Istoria Books is giving away free copy using a 100 percent discount code from that will allow a reader to "purchase" the book for free in a variety of ebook formats.

Wednesday, April 6, 2011

Editor's View: Show Vs Tell

Monday, I touched on emotional impact in your writing. Today, I wanted to share an article on showing and telling written by a friend of mine, Beth Hill, who is both writer and a highly skilled fiction editor. 

Sounds easy doesn't it? It always reminds me of Fridays in grade school. We had show and tell. It was always fun because you never knew who would pull out what for our show in tell.

Invariably one of the boys would come to the front of the class and tell us they had a critter of some sort, but it had gotten away. Our teacher's rule was simple. You still had to talk. So if Jonny lost the frog then it was up to him to tell us about it. That wasn't quite as exciting as the frog. Who cared if it could jump six feet and was sorta green with a pointy nose. We didn't want to hear the description; we wanted to SEE the frog (unless you were one of those silly squealing girls).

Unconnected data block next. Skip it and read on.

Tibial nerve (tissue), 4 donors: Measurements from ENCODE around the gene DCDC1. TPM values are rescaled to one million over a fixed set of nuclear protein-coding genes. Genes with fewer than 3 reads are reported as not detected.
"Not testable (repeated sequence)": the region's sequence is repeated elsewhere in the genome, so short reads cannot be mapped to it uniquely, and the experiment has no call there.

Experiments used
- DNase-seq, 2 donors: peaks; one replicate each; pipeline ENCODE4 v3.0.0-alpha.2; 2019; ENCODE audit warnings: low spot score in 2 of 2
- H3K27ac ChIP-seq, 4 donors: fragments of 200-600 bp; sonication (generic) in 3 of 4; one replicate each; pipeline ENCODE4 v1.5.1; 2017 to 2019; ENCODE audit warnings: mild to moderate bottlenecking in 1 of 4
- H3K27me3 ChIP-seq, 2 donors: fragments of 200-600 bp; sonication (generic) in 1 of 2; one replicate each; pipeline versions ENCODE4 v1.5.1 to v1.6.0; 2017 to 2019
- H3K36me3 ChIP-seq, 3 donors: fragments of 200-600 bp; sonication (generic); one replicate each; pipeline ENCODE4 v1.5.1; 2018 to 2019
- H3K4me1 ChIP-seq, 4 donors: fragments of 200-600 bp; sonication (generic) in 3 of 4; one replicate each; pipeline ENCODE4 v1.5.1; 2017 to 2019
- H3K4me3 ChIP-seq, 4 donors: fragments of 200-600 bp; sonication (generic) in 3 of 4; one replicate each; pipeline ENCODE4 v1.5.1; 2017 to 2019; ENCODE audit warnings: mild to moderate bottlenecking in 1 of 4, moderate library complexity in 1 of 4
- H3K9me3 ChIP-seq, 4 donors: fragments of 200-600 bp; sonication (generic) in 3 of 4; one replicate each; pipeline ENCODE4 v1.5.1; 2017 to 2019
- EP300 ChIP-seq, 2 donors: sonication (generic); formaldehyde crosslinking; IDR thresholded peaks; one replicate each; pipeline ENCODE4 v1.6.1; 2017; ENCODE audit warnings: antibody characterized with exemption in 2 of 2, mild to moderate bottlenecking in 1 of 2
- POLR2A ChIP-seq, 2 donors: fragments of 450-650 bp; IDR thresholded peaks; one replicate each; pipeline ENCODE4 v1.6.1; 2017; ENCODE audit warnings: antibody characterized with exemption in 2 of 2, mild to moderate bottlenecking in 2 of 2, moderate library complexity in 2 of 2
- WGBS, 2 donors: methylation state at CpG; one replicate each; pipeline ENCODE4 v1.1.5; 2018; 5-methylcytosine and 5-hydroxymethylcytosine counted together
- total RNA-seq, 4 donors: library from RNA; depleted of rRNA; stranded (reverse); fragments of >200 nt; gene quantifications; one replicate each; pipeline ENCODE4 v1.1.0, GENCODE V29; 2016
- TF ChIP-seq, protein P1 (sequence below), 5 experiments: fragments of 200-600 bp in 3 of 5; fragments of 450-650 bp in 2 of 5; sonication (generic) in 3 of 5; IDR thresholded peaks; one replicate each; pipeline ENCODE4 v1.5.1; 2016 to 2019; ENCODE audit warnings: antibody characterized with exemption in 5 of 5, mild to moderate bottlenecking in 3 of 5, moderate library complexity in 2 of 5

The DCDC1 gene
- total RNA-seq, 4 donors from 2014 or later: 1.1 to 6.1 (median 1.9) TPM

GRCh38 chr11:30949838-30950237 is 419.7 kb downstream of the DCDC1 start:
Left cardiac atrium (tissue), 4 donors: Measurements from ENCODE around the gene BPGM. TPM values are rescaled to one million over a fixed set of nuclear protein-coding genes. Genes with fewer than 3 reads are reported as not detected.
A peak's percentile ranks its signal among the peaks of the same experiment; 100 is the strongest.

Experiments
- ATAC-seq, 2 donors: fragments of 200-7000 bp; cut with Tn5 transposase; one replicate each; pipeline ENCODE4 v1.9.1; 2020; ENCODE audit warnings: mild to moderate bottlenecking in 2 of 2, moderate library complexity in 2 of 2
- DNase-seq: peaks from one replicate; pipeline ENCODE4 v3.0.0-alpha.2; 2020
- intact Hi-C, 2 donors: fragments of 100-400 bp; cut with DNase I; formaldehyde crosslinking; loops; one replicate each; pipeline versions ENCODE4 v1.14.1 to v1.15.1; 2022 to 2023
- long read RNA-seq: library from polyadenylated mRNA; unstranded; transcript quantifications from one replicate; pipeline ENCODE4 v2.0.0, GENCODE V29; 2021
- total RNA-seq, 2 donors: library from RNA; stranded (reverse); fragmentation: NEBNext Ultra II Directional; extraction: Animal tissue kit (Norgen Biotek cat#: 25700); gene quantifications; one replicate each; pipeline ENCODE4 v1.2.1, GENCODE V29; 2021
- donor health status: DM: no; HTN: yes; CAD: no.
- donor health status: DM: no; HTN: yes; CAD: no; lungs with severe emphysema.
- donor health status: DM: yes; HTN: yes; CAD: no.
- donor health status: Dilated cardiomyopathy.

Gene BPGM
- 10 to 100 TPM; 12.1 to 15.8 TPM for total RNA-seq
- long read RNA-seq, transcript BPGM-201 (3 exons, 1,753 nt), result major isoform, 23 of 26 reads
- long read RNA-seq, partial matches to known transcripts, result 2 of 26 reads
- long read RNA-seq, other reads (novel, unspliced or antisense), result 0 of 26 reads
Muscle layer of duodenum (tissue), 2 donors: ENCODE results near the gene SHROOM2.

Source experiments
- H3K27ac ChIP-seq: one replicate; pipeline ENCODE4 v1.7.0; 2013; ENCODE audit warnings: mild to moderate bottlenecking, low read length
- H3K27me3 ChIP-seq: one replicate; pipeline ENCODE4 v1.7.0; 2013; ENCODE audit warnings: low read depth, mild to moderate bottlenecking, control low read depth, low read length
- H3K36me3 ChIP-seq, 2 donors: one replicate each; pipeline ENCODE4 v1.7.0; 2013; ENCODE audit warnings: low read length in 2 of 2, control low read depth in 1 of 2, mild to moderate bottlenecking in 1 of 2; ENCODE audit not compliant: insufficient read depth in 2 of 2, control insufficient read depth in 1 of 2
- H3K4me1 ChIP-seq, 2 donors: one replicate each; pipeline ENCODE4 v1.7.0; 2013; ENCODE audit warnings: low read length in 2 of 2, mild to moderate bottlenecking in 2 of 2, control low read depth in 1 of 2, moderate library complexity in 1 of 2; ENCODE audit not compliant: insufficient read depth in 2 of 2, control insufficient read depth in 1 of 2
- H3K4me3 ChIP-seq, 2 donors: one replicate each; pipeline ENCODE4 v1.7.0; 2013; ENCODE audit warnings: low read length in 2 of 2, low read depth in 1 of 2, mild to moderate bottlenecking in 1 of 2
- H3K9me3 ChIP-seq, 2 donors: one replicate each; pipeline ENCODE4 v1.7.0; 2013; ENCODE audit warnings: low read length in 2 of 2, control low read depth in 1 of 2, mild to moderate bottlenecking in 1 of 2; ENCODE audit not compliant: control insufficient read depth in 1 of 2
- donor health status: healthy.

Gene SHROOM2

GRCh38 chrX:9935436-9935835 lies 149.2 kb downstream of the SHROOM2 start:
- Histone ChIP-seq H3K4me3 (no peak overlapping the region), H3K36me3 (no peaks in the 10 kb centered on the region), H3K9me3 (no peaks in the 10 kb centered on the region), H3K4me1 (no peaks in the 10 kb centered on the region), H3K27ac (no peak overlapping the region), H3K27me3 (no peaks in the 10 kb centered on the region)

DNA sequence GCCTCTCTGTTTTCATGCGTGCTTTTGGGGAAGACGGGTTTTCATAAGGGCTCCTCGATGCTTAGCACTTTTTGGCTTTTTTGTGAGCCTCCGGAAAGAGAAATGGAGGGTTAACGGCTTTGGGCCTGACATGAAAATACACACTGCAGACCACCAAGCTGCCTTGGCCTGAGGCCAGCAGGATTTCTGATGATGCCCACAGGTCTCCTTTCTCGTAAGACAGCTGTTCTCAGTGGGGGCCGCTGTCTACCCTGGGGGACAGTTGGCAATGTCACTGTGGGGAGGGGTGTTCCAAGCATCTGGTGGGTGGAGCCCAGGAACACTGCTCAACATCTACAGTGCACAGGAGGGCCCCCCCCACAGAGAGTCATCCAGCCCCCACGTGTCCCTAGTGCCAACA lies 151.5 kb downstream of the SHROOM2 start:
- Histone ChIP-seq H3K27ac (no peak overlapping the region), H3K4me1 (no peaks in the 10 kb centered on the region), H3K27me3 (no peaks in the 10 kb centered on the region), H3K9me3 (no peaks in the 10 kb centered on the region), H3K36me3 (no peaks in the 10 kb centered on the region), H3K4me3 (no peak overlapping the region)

This is the same with storytelling. We don't want to hear/read the description, beautiful though it might be, we want the action. See the greenish frog and pointy nose. We want to see the little suckers on its toes and hear the sound it makes, not have Jonny TELL us.

Show and tell is a hard concept to master. We often get showing confused with describing. Not quite the same thing, as Beth explains.


 Fiction writers are hammered with the admonition to show and not tell.

Writing teachers pound it into us. Books on writing repeat it until we feel we've been beaten. And if we're brave enough to put our work in front of our peers for review, we are pounded yet again—Show, Don’t Tell, our critics intone.

Great. I’ve already added 10 more adjectives per page. Isn’t that enough showing? I can only paint the night sky so many shades of lavender and violet.

Here is the doorway if not the key for many new writers—showing is not the same as description. A writer may paint a clear and colorful scene but still be telling rather than showing.